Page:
Think Impact found 97 percent of top universities offer classes or programs to high school and middle school students.

Although classes and jobs are not the only ways to get further education or experience on an application as experts point to summer camps they’ve seen students participate in such as camps for math or other educational or physical activities.

Over 16 percent of students ages 4 to 18 participate in day or overnight camps over the summer, according to data released by Go Camp in 2022.

Bhaskara acknowledged some teens may want to participate in summer programs but have family responsibilities they cannot ignore.

“Students who have family responsibilities that they have to take on over the summer, then, frankly, in many cases, they’re also doing a little bit more part-time during the school year as well,” she said.

Where should high schoolers focus their attention?

Options for teens are varied and broad, with options in academic enrichment or community-based experiences.

Experts stress that there is no one right answer, and every teenager will have a different experience over the summer.

“The key is to find ways that one can grow and that makes sense for your circumstances. And so no one should ever feel less than or ill-prepared because they don’t have the ability to pursue everything,” Kaplan said.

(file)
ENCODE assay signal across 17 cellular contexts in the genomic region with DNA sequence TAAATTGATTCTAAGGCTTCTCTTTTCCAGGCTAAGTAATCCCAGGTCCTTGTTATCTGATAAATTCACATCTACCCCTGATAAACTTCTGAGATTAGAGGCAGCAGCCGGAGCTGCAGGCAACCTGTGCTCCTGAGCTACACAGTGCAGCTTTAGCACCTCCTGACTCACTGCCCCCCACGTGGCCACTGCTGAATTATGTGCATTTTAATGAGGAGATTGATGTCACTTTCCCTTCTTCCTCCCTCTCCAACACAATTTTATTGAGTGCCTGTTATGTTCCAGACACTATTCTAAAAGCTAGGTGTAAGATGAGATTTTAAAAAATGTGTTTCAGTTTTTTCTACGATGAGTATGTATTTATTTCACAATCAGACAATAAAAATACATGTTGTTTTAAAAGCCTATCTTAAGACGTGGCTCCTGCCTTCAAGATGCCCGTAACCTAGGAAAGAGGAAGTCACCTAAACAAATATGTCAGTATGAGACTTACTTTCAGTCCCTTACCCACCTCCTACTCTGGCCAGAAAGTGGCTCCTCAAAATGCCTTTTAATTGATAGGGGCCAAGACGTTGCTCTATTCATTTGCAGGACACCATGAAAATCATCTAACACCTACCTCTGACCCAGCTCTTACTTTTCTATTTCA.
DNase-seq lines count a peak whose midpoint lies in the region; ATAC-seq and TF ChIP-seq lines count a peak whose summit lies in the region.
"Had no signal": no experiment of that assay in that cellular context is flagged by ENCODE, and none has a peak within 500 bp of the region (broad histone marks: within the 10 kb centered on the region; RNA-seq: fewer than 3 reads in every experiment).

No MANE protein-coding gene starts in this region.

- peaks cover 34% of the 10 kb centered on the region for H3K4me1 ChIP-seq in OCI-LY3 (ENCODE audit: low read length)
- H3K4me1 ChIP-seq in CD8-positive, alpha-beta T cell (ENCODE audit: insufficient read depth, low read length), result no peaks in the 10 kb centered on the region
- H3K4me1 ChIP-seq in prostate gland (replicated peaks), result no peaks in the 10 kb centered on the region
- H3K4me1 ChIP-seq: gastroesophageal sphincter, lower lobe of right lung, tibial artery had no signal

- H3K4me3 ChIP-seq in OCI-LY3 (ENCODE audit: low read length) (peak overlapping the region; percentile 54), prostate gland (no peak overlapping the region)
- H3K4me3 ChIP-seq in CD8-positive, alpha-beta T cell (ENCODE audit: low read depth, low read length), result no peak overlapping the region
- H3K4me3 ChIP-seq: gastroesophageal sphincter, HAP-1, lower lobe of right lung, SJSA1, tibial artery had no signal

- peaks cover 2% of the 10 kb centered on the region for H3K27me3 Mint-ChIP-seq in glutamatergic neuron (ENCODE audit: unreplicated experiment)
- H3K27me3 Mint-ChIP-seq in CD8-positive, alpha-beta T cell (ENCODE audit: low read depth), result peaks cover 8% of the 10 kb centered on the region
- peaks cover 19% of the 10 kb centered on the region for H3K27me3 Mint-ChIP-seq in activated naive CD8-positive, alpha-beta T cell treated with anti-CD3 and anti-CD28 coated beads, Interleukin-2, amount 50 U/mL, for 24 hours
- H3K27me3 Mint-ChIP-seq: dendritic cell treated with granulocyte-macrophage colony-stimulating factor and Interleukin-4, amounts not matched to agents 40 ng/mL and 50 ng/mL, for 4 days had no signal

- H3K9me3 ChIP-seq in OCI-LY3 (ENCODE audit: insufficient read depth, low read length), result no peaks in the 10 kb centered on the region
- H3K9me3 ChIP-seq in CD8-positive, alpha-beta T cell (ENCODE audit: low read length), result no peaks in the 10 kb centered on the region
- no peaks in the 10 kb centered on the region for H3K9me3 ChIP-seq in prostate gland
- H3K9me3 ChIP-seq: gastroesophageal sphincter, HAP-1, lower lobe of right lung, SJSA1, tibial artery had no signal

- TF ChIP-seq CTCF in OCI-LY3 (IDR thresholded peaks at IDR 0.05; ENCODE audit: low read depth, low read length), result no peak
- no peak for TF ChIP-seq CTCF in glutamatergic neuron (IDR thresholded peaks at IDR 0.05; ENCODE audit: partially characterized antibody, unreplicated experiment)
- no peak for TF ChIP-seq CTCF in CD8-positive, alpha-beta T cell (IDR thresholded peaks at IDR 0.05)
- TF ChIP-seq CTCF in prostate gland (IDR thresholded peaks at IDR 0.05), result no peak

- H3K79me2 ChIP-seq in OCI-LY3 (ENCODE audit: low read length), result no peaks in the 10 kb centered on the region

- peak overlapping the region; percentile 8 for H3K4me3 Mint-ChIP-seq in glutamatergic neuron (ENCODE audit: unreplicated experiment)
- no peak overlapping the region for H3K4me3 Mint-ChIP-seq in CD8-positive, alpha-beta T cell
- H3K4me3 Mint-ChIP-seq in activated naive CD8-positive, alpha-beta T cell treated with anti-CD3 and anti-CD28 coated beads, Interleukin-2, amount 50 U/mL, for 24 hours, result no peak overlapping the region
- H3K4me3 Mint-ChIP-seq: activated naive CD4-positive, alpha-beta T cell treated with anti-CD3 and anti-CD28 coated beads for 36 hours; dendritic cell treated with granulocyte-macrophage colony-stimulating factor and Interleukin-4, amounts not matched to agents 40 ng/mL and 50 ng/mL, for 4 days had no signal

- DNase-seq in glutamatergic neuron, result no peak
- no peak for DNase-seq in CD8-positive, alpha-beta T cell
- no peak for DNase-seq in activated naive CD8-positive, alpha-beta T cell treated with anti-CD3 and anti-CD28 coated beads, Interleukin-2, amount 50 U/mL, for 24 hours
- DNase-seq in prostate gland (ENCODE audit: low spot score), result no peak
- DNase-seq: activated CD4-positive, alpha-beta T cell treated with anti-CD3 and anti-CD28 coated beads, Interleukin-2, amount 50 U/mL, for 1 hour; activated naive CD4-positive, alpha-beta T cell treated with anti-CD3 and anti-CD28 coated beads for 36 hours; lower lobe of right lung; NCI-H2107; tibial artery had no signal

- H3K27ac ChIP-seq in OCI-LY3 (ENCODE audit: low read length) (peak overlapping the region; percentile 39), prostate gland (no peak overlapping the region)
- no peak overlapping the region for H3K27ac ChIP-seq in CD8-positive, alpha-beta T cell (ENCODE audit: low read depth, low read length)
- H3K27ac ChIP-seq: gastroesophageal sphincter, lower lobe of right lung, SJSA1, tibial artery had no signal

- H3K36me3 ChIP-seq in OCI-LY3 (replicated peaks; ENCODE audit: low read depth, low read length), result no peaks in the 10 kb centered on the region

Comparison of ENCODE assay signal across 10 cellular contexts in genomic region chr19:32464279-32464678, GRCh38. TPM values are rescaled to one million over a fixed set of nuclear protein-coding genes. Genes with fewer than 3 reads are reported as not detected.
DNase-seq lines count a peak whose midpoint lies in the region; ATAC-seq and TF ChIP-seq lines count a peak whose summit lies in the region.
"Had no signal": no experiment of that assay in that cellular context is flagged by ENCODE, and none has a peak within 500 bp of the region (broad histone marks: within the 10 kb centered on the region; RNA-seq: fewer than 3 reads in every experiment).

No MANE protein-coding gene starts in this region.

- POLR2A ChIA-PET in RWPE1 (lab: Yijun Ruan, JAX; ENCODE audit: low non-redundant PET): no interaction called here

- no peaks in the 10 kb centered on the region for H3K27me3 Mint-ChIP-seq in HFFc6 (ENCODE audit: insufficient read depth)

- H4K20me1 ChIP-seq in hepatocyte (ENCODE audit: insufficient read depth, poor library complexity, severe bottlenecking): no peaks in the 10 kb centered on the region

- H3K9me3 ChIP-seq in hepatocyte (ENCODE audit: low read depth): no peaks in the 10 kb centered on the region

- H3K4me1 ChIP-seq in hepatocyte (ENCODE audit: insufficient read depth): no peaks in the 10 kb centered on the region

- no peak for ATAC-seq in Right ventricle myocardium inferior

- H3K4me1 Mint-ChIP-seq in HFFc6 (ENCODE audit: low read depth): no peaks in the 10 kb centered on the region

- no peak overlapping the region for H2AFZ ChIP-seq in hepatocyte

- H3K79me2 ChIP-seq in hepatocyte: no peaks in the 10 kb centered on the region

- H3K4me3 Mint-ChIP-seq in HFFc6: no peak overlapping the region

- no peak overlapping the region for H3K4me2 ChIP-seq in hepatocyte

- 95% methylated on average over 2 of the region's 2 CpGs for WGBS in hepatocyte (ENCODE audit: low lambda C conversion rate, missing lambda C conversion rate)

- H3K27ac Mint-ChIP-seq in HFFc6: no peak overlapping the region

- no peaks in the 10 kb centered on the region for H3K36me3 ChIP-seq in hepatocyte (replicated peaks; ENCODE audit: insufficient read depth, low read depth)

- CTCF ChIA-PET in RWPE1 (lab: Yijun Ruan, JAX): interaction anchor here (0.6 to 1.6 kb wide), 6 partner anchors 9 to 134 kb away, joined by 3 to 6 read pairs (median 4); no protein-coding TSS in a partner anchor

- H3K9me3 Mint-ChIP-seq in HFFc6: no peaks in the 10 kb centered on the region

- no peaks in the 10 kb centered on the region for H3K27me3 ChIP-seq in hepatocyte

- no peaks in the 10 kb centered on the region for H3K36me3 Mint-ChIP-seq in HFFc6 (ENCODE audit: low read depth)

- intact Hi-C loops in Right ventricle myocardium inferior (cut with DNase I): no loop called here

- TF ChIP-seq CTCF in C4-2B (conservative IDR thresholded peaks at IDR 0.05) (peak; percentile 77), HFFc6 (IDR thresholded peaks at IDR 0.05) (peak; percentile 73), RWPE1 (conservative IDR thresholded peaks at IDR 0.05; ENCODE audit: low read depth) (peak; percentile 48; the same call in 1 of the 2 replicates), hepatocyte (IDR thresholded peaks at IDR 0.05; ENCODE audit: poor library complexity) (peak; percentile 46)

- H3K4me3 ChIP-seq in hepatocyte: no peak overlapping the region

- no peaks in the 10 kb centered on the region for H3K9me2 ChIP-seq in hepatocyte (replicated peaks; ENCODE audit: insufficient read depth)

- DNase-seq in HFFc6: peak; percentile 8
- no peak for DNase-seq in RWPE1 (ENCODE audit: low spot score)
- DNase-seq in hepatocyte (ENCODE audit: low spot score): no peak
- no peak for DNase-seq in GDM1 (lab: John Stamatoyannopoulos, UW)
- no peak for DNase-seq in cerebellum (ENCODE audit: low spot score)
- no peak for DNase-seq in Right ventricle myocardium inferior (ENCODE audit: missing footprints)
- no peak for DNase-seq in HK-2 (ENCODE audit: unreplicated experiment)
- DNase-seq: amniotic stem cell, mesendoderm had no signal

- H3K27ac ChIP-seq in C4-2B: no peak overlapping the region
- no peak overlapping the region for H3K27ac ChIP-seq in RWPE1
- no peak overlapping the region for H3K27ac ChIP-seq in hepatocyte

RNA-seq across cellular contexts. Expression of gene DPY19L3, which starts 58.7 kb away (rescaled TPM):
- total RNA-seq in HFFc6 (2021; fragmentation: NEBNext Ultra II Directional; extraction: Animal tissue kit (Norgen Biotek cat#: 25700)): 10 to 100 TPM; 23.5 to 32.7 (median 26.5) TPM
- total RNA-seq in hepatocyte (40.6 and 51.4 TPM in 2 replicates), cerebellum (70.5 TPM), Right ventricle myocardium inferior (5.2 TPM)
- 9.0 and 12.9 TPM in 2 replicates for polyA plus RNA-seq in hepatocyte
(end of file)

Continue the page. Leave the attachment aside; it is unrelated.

Victoria Dimock, a premier college admission counselor for Ivy Wise, said students should focus on experiences that would be difficult to complete during the school year because of time restraints.

“For example, if you had an interest in economics, not everybody tries to take a course like that in high school, so you might enroll in a program at a college or university,” Dimock said.

“Similarly, if you have a deep interest in something academically, it would be a great time to pursue research, either with a professor or a faculty member at a university or a college,” she added.

In 2022, the Department of Education found 34 percent of high school students take college classes. Dual enrollment has become increasingly popular, allowing students to receive credit in college courses before they graduate.

Should the summer look different for students applying to selective or Ivy League schools?

How a student spends the summer can also depend on ambitions.